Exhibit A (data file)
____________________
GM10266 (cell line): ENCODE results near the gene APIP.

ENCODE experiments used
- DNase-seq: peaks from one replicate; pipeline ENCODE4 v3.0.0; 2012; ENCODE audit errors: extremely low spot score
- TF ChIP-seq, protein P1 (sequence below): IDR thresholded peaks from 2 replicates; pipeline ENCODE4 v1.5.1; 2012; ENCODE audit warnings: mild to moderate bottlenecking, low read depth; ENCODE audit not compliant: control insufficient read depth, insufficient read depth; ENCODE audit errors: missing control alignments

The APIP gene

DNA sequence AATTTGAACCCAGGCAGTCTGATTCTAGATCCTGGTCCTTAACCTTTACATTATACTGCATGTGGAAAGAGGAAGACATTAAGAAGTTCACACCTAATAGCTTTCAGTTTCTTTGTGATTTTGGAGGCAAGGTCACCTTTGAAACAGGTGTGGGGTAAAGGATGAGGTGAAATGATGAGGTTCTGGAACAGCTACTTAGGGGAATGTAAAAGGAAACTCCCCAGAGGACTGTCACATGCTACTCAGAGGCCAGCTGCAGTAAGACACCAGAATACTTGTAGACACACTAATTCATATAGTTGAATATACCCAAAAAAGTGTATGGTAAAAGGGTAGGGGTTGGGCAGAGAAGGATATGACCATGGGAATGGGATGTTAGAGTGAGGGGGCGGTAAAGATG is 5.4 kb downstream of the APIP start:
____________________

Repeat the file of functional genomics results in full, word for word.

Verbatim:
GM10266 (cell line): ENCODE results near the gene APIP.

ENCODE experiments used
- DNase-seq: peaks from one replicate; pipeline ENCODE4 v3.0.0; 2012; ENCODE audit errors: extremely low spot score
- TF ChIP-seq, protein P1 (sequence below): IDR thresholded peaks from 2 replicates; pipeline ENCODE4 v1.5.1; 2012; ENCODE audit warnings: mild to moderate bottlenecking, low read depth; ENCODE audit not compliant: control insufficient read depth, insufficient read depth; ENCODE audit errors: missing control alignments

The APIP gene

DNA sequence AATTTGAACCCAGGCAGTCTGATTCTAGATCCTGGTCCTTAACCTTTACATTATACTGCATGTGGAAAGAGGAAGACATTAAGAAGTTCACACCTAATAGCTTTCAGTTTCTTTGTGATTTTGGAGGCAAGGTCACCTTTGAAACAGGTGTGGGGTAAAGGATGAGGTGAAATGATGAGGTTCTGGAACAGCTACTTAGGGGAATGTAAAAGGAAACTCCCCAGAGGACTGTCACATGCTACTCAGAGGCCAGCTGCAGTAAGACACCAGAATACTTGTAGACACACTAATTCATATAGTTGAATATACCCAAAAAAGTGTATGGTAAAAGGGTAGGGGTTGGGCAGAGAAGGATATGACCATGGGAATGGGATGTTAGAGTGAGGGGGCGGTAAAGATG is 5.4 kb downstream of the APIP start: